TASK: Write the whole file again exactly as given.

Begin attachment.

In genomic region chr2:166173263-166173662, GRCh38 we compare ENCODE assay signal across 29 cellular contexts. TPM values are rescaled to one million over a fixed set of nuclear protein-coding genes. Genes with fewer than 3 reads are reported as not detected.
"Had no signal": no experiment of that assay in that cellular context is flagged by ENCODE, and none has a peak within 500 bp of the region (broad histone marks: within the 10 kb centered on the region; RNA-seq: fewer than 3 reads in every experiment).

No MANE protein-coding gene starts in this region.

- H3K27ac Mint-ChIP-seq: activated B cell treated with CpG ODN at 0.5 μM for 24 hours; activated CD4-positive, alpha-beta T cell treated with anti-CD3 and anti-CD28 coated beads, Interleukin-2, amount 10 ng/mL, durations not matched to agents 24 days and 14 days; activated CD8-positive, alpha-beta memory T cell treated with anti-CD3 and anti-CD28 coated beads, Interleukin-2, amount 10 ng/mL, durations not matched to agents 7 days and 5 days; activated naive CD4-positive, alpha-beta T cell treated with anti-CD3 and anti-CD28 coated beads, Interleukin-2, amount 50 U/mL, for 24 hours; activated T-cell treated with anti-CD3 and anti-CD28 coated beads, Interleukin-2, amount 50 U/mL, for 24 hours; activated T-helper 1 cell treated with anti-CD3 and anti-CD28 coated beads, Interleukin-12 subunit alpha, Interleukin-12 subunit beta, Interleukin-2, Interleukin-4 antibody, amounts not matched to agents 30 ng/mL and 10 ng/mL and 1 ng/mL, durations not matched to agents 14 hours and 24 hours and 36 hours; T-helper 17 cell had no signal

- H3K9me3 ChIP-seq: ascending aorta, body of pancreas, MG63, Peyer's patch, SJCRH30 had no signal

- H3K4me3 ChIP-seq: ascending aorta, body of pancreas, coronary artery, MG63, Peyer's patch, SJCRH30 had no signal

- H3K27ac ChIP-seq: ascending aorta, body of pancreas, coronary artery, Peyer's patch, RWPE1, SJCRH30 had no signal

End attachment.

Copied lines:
In genomic region chr2:166173263-166173662, GRCh38 we compare ENCODE assay signal across 29 cellular contexts. TPM values are rescaled to one million over a fixed set of nuclear protein-coding genes. Genes with fewer than 3 reads are reported as not detected.
"Had no signal": no experiment of that assay in that cellular context is flagged by ENCODE, and none has a peak within 500 bp of the region (broad histone marks: within the 10 kb centered on the region; RNA-seq: fewer than 3 reads in every experiment).

No MANE protein-coding gene starts in this region.

- H3K27ac Mint-ChIP-seq: activated B cell treated with CpG ODN at 0.5 μM for 24 hours; activated CD4-positive, alpha-beta T cell treated with anti-CD3 and anti-CD28 coated beads, Interleukin-2, amount 10 ng/mL, durations not matched to agents 24 days and 14 days; activated CD8-positive, alpha-beta memory T cell treated with anti-CD3 and anti-CD28 coated beads, Interleukin-2, amount 10 ng/mL, durations not matched to agents 7 days and 5 days; activated naive CD4-positive, alpha-beta T cell treated with anti-CD3 and anti-CD28 coated beads, Interleukin-2, amount 50 U/mL, for 24 hours; activated T-cell treated with anti-CD3 and anti-CD28 coated beads, Interleukin-2, amount 50 U/mL, for 24 hours; activated T-helper 1 cell treated with anti-CD3 and anti-CD28 coated beads, Interleukin-12 subunit alpha, Interleukin-12 subunit beta, Interleukin-2, Interleukin-4 antibody, amounts not matched to agents 30 ng/mL and 10 ng/mL and 1 ng/mL, durations not matched to agents 14 hours and 24 hours and 36 hours; T-helper 17 cell had no signal

- H3K9me3 ChIP-seq: ascending aorta, body of pancreas, MG63, Peyer's patch, SJCRH30 had no signal

- H3K4me3 ChIP-seq: ascending aorta, body of pancreas, coronary artery, MG63, Peyer's patch, SJCRH30 had no signal

- H3K27ac ChIP-seq: ascending aorta, body of pancreas, coronary artery, Peyer's patch, RWPE1, SJCRH30 had no signal